The Tapawera Loop ride is the loop trip many cyclists have been waiting for. The area has a colourful past associated with the demise of the railway line, and it is now the centre of the flourishing hop farming industry. When cycling this route on the Great Taste Trail there is one 18 km section on the Motueka River Highway. The off-road trail for this highway section between Tapawera and Woodstock will be moved off the highway in the future. The first image below illustrates this road.
Tapawera is a small farming village dominated by rich farming land and the peaks of the Kahurangi National Park. The little town centre consists of a Four Square Supermarket, a pub, cafe and school. There is also a tiny museum here presenting the local history, including stories associated with the old Nelson railway.
Women on the line
Tapawera was established as a centre when the Midland Railway was built in the early 1900’s. Tiny station buildings were built in valleys along the route and the Kiwi station was later relocated to create the museum in Tapawera. The original Kiwi line was the site of a 1954 protest, where women sat on the line in an effort to prevent government closure. Sonya Davies – trade unionist, peace campaigner and Member of Parliament, was one of the protesters along with organiser Ruth Page. Nine women were arrested during the protest which led to world-wide attention, and the line was torn up in 1955.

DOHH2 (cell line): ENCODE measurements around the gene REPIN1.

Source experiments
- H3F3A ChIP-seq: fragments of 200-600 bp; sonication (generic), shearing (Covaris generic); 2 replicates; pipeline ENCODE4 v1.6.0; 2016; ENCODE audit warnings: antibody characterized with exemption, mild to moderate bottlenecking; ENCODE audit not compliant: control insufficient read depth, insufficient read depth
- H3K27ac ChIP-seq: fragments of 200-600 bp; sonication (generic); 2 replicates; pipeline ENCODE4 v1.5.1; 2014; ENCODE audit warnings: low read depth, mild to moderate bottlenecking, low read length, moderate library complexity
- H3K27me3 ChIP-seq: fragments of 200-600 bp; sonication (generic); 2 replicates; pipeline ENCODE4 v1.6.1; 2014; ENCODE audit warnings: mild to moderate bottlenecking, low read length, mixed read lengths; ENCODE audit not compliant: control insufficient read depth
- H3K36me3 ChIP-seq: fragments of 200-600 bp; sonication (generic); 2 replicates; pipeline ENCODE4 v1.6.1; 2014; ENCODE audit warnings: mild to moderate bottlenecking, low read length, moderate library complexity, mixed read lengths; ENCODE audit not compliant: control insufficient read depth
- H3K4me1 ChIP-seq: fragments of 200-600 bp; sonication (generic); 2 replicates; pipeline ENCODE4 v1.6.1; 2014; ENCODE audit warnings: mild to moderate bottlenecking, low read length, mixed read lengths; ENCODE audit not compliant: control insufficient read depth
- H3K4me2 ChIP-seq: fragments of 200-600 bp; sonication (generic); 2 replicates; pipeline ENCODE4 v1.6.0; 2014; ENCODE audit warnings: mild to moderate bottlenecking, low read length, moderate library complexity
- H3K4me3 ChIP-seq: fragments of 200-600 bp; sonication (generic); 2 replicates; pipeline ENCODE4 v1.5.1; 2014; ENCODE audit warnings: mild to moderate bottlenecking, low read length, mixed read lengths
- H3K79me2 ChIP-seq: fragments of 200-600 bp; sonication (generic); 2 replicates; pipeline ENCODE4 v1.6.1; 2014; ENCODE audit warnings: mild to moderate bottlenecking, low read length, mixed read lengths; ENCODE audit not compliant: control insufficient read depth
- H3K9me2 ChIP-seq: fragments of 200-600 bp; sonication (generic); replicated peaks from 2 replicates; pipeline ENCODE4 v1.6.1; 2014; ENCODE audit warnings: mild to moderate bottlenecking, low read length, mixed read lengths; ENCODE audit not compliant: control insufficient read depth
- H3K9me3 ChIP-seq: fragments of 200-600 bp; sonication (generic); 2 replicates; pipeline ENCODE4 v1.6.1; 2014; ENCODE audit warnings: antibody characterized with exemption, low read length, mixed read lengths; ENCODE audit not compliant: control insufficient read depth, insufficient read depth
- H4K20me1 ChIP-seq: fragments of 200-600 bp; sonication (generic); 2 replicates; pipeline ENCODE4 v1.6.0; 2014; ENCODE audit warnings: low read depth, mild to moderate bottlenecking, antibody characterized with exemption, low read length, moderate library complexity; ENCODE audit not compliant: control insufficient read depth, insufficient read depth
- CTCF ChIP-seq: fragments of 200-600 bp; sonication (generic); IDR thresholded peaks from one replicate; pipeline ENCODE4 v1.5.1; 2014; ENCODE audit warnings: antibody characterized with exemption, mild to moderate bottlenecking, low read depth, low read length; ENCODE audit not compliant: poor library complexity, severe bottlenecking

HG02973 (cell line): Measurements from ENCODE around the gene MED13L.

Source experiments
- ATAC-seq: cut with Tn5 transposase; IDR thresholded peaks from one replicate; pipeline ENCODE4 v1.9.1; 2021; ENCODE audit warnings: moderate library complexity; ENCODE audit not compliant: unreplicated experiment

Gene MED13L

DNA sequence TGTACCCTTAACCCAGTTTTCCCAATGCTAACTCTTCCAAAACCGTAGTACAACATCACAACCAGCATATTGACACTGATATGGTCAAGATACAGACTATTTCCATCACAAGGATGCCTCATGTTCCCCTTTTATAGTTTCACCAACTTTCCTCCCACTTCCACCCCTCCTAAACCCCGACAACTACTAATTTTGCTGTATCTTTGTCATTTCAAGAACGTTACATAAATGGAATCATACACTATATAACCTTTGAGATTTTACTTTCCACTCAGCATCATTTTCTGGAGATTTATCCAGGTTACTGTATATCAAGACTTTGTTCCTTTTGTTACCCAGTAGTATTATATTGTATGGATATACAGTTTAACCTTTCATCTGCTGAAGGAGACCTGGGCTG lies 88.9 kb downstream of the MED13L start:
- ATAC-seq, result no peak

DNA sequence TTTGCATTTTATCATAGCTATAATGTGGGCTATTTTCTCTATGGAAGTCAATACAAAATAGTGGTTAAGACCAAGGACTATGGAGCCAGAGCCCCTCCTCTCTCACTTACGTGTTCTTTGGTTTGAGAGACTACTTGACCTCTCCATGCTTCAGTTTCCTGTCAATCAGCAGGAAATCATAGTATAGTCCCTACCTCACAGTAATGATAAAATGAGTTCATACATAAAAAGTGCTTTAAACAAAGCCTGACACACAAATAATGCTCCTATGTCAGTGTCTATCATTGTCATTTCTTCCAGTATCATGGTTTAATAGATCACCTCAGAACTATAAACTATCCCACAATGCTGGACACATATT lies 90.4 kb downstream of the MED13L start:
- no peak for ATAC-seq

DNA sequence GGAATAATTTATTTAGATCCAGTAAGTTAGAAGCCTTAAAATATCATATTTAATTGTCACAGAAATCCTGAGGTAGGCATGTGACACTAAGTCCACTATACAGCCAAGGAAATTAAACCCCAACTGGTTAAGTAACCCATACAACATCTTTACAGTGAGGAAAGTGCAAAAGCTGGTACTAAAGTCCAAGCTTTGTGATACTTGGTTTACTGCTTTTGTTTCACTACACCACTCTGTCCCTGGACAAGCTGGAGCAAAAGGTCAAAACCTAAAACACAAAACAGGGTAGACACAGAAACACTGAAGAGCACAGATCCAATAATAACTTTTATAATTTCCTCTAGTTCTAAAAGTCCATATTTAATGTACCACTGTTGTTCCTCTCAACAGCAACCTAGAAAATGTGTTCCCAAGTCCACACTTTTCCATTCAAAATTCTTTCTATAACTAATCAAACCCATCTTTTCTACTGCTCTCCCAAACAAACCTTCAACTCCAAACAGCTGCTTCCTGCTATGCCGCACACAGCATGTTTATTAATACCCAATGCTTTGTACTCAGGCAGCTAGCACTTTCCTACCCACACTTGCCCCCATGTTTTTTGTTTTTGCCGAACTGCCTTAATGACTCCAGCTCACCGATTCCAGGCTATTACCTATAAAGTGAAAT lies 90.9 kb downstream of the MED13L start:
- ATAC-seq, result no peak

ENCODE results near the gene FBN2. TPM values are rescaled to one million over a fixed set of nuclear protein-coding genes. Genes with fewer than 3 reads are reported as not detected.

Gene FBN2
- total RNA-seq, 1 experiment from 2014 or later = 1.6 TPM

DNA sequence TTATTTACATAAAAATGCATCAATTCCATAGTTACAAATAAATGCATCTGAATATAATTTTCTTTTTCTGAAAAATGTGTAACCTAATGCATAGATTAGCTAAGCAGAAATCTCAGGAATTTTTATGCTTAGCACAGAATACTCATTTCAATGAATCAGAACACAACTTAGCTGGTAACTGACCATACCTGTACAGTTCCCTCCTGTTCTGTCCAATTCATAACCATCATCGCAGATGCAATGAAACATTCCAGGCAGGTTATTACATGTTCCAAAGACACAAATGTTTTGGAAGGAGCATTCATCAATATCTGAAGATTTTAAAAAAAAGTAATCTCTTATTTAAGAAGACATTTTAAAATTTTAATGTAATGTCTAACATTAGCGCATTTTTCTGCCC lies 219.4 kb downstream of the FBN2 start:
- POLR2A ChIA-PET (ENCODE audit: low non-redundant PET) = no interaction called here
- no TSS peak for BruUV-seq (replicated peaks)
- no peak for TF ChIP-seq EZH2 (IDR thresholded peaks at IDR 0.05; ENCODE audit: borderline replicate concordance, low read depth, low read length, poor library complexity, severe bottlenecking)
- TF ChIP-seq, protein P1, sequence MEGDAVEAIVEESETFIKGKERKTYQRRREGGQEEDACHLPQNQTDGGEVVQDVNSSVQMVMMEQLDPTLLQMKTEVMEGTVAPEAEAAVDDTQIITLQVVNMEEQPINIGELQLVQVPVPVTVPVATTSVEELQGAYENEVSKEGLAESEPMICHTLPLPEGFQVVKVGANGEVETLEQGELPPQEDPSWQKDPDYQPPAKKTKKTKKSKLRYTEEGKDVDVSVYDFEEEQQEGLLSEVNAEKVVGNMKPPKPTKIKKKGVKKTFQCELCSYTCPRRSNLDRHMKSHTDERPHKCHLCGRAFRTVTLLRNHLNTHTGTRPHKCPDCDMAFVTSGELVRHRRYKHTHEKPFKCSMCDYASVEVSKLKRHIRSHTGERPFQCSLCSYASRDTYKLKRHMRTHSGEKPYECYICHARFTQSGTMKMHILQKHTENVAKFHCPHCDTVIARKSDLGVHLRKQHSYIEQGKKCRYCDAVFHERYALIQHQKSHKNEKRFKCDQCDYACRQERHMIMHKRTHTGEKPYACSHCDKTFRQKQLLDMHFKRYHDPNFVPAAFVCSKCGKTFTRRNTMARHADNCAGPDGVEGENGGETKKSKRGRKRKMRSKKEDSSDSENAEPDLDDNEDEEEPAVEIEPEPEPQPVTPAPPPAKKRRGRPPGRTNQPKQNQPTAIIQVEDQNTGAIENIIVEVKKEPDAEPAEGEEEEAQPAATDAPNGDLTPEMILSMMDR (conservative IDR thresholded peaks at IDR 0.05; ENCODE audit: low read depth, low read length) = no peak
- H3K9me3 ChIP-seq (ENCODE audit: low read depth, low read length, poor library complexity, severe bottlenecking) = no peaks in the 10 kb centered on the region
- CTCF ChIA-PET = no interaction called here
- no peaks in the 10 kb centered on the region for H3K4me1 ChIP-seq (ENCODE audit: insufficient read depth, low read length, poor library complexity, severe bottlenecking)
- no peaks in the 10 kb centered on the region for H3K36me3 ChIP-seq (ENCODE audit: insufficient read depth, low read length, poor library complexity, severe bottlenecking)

Hops, hops and more hops
Tapawera land-use has seen some changes over the years. Raspberries and tobacco have both been grown in this area in the past and at present the hop industry (which Nelson Tasman is known for) is seeing some huge growth in this area. The Tapawera farm soils comprise alluvial silt and sandy loams overlying deep free draining gravels and these soils are well suited to hop growing. Hops are grown on vines which are trained to grow up strings, suspended from overhead trellis structures. There are substantial plantings of new hop gardens alongside the cycle trail near Tapawera village.
Look up, is that a stag on the hill?
In 2014, the regimental Stag emblem of the former 12th and 13th Nelson Marlborough West Coast Regiment was restored on the hillside above the property. It is marked on the road side with the history panel.